This club was launched in October 2013 as a first step toward initiating a young Tunisian network of entrepreneurial leaders to build a promising future beyond beliefs and borders.
As leaders of our community, we were gathered under the roof of democracy to strengthen ties and partnerships which led to a quick implementation through organizing several events such as the Global Entrepreneurial week.

  The celebration started by giving our speeches and recommendations as alumni to the other members in order to maximize their chances to get accepted in exchange programs offered by the embassy.
  With the presence of  Mr. Sami Saied, Mrs. Kate, Mrs. Rachel, Mrs. Refka Nsiri and Mrs Najla Abbes , we enjoyed exchanging experiences and funny memories of our previous projects. We carelessly danced on the rhythms of "Break the chain",  then Mr. Stevens Christian joined us to show support and congratulate us of the consecutive success stories we are achieving.

  Everyone was impressed by our rich differences that gathered us all, for one single reason. We all were eager to learn and to be the change that we want to see in this country. We all were there, to prove our prominent potentials and how creative we contributed to this society. And we  succeed thanks to our efforts and persistence.
And like we always say, this is not the end yet .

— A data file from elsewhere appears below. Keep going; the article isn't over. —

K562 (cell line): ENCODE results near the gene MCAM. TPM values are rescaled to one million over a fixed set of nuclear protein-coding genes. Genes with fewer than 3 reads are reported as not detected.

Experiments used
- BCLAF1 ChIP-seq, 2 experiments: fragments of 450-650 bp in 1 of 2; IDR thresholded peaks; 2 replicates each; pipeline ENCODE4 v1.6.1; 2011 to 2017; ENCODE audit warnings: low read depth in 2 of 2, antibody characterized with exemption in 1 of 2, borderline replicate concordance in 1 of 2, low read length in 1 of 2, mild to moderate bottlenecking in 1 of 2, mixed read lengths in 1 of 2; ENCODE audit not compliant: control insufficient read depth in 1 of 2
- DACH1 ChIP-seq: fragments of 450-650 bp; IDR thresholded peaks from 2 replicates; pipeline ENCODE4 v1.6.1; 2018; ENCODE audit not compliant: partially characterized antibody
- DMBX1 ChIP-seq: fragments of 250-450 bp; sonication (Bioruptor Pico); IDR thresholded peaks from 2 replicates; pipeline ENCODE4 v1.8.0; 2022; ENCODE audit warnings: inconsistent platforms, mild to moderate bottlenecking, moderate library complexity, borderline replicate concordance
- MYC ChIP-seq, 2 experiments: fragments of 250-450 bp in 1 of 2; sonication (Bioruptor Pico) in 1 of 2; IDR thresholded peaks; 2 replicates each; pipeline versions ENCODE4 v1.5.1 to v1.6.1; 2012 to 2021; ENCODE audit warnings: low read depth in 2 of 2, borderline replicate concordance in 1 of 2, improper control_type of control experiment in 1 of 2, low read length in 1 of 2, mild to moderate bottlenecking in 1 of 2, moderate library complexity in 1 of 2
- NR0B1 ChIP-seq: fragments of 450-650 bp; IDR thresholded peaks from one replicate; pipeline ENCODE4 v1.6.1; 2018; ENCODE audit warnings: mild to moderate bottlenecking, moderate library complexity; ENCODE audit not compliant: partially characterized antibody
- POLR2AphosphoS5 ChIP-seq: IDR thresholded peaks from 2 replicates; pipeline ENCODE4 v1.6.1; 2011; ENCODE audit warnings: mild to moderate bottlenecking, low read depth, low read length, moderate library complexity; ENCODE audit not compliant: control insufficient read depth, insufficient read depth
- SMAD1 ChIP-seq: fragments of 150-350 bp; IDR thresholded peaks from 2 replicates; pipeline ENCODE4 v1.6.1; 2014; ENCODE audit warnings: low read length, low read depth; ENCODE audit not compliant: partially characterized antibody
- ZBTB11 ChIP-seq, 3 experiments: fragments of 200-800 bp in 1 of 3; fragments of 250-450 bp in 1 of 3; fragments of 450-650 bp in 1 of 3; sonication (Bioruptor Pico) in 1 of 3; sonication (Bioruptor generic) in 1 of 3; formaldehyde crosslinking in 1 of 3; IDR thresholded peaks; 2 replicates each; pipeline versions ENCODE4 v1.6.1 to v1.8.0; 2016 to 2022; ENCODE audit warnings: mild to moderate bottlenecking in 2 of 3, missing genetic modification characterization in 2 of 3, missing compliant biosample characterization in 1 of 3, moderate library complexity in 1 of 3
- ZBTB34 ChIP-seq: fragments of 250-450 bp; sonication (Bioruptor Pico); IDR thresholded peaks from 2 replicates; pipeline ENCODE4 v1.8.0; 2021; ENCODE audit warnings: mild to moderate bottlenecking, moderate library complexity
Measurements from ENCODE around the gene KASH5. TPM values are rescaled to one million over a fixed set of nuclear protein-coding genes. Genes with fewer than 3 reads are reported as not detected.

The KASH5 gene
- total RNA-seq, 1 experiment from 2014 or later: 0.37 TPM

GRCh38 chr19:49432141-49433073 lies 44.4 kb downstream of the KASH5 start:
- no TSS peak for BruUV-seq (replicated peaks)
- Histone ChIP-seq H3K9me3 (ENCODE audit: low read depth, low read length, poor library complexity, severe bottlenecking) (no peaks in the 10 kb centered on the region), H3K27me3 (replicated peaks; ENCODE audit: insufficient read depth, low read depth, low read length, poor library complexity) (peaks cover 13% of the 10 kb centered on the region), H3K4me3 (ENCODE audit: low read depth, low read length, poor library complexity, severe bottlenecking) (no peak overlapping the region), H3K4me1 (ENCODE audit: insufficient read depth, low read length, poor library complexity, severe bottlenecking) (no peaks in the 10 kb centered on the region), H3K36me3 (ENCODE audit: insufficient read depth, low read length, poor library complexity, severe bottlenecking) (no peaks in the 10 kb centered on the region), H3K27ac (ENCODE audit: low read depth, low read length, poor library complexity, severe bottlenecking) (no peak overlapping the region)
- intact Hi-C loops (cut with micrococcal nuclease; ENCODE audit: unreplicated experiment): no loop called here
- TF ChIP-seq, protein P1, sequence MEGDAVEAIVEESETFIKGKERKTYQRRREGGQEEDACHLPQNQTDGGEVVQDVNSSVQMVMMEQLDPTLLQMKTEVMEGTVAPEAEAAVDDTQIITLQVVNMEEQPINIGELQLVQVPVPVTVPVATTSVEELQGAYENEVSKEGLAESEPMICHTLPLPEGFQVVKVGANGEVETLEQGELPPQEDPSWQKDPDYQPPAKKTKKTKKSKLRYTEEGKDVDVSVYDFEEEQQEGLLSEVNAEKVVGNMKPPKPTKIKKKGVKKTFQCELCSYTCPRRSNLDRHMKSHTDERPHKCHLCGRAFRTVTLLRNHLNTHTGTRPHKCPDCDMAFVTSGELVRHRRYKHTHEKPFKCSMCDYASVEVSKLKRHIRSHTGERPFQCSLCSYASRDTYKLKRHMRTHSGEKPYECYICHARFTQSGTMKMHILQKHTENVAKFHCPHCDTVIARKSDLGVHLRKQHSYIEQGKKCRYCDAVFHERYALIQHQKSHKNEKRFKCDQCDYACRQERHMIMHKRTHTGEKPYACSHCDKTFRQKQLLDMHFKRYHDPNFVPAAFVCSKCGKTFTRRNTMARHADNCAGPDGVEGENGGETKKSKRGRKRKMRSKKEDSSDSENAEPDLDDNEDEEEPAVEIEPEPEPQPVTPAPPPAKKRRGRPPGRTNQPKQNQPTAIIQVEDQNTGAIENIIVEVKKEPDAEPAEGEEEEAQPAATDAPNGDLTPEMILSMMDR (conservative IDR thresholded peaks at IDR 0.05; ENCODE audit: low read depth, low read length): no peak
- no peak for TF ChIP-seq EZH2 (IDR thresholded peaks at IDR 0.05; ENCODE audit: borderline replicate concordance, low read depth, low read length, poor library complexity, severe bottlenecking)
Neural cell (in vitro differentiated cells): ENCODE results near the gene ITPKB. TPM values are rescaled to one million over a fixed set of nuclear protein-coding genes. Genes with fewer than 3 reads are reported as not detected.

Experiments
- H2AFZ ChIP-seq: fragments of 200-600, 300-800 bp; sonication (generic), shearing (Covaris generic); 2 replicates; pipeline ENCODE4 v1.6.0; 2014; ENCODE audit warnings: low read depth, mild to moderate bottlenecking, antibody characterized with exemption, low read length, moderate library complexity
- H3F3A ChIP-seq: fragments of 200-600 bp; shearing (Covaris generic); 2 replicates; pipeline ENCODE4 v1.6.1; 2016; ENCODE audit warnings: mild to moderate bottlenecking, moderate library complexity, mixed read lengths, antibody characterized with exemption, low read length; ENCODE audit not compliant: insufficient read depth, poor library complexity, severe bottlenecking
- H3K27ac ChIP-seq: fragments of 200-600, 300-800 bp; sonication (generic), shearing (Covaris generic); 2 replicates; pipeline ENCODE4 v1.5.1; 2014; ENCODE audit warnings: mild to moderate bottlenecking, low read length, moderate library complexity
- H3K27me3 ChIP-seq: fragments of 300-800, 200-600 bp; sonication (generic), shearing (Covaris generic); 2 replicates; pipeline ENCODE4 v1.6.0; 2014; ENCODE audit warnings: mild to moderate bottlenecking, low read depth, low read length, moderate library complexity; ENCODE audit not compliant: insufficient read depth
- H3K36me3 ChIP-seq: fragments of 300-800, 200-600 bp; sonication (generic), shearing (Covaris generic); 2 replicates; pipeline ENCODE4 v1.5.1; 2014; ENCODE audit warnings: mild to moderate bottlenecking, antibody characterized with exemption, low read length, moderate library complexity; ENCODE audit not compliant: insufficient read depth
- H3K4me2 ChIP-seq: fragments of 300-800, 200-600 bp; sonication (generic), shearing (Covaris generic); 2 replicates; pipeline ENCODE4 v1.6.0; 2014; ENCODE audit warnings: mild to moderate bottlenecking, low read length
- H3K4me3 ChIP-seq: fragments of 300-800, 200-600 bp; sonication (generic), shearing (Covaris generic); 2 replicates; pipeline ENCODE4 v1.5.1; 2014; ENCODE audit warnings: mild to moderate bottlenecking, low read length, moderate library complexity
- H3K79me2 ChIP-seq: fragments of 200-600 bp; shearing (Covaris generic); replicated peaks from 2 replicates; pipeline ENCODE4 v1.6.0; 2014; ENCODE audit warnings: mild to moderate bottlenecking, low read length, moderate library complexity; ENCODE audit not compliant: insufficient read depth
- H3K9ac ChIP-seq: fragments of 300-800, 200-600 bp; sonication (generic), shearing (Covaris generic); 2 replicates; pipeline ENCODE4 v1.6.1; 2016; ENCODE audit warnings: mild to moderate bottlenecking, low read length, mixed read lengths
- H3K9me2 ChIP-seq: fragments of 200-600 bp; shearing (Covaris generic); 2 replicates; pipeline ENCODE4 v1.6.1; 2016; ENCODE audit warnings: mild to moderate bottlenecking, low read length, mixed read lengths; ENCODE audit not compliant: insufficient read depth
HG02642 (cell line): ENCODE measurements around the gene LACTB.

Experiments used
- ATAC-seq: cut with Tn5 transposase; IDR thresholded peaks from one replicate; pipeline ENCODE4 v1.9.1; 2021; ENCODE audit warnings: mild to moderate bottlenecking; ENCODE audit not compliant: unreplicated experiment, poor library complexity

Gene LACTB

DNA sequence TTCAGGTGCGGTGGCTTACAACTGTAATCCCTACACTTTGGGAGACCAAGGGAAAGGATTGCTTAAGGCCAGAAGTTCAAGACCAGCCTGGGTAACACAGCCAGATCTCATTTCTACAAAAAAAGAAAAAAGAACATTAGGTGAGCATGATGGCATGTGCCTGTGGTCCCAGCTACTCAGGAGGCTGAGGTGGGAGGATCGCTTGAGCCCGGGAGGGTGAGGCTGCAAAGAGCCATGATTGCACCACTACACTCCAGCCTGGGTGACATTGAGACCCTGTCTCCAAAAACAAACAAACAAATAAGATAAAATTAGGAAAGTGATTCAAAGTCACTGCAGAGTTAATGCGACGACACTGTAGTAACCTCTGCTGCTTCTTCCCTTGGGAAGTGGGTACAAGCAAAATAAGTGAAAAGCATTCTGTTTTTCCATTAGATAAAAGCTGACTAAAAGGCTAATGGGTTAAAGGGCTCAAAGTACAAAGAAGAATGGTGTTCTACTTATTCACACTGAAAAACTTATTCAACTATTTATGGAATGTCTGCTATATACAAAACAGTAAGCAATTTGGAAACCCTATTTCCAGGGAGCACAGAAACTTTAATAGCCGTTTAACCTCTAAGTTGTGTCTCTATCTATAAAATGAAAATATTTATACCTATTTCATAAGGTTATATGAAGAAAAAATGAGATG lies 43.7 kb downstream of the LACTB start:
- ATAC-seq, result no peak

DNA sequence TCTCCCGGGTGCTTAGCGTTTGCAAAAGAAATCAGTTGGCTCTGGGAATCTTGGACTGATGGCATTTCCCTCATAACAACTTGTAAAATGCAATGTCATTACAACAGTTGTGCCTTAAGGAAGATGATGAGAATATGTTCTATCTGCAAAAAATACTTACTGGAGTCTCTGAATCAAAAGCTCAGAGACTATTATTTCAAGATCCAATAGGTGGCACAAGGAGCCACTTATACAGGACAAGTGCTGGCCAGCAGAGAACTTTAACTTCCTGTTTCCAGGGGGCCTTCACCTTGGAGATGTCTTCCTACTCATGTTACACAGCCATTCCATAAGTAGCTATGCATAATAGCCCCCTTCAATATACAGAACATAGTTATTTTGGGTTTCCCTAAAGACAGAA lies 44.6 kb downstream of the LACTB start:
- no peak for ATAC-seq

As we are going to write the second chapter of the ACLC book, don't hesitate to fill the application form that will soon be released on the Facebook page

Once an ACLCer, always an ACLCer.

Sunday, June 1, 2014

Women of my country.

  We Tunisian women are proud to come from varied backgrounds. Regardless of our history, we share the same dream. We imagine being treated as the tangible power behind this society, not as objects who only serve to please men.       
    Let me start by framing the situation for you by giving you some examples of people who you might meet here. And trust me, I am neither exaggerating, nor generalizing. 

In this society, you will find the girl who rebelled against the rules of her conservative family to live with the one she loves as soon as she reached her 20th birthday.  She calls her mother every night to tell her how much she misses her, informing her about the place of their next secret meeting, which cannot last more than two hours, before her father comes home.